By: mark fitzgerald
THE CLEVELAND PLAIN Dealer has negotiated 10 years of labor peace.
In contracts that are apparently unprecedented in the newspaper industry, the Plain Dealer’s unions agreed not only to lengthy contracts ? but also not to strike or seek arbitration when scheduled raises end six years into their contracts.
Eight of the nine contracts run for 10 years. The ninth, covering paper handlers, has a 14-year term. The contracts cover approximately 900 of the newspaper’s 1,600 employees.
All the contracts, which are retroactive to March 1, provide for an initial wage increase of 3.5% followed by raises of 3% every 15 months for six years. At that time, in the year 2002, there will be a reopener for wages and some specified fringe benefits.
“The unusualness of the agreement is that the unions have agreed they will have no ability to go on strike or seek to arbitrate on economic issues. Both sides will negotiate in good faith,” said William Calaiacovo, the Plain Dealer’s director of human resources and its chief spokesman during the negotiations.
“I think it may be historic. Certainly we haven’t been able to find another example,” he added.
The extraordinarily lengthy contract terms ? one of the nine unions, the paper handlers, signed for 14 years ? reflect the sea of change in newspaper labor relations over the past three decades. From confrontations that at least indirectly led to papers folding during the 1960s and 1970s, newspaper unions now increasingly shy away from strikes and emphasize job security as their most important contract goal.
All newspaper unions these days are also watching Detroit, where a strike by six big unions will turn 500 days old Nov. 24. While a recent Audit Bureau of Circulations audit indicates the jointly produced Detroit Free Press and Detroit News have lost 35% of their combined circulation during the strike, the papers have never missed a day of publication.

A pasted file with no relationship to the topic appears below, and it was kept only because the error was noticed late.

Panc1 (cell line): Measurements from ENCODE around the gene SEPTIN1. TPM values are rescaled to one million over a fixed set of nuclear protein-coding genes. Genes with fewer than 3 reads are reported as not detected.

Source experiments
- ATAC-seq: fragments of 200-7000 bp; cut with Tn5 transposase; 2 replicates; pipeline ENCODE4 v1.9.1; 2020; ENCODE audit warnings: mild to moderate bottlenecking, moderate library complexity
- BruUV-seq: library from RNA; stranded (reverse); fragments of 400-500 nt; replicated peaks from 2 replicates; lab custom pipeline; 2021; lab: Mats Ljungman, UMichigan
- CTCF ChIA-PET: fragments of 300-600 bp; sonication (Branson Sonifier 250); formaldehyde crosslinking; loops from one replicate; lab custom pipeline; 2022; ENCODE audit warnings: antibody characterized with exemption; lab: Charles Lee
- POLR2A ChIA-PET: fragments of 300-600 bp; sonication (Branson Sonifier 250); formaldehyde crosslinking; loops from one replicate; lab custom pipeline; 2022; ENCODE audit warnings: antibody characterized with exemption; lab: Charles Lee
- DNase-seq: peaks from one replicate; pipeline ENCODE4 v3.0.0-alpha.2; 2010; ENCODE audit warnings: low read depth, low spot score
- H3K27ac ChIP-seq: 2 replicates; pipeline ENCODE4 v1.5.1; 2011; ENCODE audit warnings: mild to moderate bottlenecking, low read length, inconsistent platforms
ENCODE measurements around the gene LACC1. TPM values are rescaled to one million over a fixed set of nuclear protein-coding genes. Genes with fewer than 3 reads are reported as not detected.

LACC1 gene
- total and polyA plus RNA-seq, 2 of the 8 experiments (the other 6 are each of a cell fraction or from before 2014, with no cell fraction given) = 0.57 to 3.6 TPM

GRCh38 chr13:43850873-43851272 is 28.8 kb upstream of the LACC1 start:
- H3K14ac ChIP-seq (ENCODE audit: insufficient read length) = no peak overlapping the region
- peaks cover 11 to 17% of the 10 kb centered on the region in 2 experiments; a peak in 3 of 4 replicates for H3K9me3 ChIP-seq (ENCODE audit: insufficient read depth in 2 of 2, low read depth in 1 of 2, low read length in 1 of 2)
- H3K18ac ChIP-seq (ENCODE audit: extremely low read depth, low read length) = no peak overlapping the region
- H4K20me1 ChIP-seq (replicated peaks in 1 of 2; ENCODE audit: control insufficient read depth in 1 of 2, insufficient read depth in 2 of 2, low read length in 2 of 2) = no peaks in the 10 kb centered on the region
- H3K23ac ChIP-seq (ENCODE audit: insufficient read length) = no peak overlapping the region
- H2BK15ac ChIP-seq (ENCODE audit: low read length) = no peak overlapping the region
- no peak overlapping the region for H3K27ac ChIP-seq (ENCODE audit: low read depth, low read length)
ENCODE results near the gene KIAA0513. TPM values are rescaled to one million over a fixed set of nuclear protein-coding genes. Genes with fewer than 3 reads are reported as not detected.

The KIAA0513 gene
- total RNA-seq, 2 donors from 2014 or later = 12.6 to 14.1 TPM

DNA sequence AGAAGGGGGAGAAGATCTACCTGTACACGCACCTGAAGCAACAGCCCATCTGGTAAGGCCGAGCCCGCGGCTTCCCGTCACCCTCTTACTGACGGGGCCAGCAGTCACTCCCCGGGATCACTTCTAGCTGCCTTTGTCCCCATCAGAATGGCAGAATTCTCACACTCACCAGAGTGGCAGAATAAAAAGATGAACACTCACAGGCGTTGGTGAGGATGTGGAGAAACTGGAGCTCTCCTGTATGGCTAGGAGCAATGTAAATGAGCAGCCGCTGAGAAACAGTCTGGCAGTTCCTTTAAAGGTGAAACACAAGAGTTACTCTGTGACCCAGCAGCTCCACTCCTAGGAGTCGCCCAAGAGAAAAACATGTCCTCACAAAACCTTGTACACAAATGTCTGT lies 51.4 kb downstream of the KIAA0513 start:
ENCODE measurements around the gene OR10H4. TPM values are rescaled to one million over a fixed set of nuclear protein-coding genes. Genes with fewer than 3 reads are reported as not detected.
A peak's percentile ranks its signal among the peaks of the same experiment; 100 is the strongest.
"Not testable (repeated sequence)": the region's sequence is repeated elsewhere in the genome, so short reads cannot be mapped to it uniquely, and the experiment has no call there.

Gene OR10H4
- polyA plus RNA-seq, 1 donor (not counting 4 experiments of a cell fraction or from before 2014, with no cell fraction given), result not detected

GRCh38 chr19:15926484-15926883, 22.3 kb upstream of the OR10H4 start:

“Unions are looking at Detroit and saying they don’t want to have it happen at their papers,” said Thomas F. Gibbons, a practicing labor attorney who is executive director of the Center for Workforce Education at DePaul University in Chicago.
Gibbons characterized as “risky” to unions both the lengthy terms and no strike/no arbitration economic reopeners in the middle of the Plain Dealer pacts.
In the past decade, he noted, some job issues such as child care, family leave and schedule flexibility have become far more important to employees than they were in the past.
“It’s hard to predict even two or three years down the road what conditions will be like,” Gibbons said. “It seems to me a risky strategy to lock yourself into a pattern for 10 years ? especially without the ability to strike or take a job action at the reopener. Dollars are always the most important part of a contract, and here you’re taking [job action or arbitration] out of the equation.”
The contracts were clearly acceptable, however, to Plain Dealer union members: An average of 94% of voting members in the nine bargaining units approved the pacts.
“Given all the changes in the industry, a 10-year contract gives us stability that is important. We certainly feel good about the contract,” said Dick Peery, president of the Northeast Ohio Newspaper Guild. “We felt overall the job stability from having a 10-year contract kind of makes up for the rest.”
Carmen Parise, secretary-treasurer of Teamsters Local 743 and president of the “unity council” that jointly negotiated the contracts, hailed the pacts as “a first-class contract for the best newspaper workers in America.”
“It’s really a classic example of what happens when reasonable leadership on both sides sit down and really address the needs of both sides,” Parise said in the Plain Dealer’s unbylined article on the contracts agreement.
Plain Dealer president and publisher Alex Machaskee similarly emphasized management/labor
An apparent unprecedented labor pact with 10 unions gives Cleveland
Plain Dealer guarantees of no work stoppages until 2006
?(“The contracts are eloquent testimony to the mutually respectful and mature relationships we have with the unions and to an excellent employment-management environment here.”) [Caption]
?(? Alex Machaskee, Cleveland Plain Dealer president and publisher) [Photo & Caption]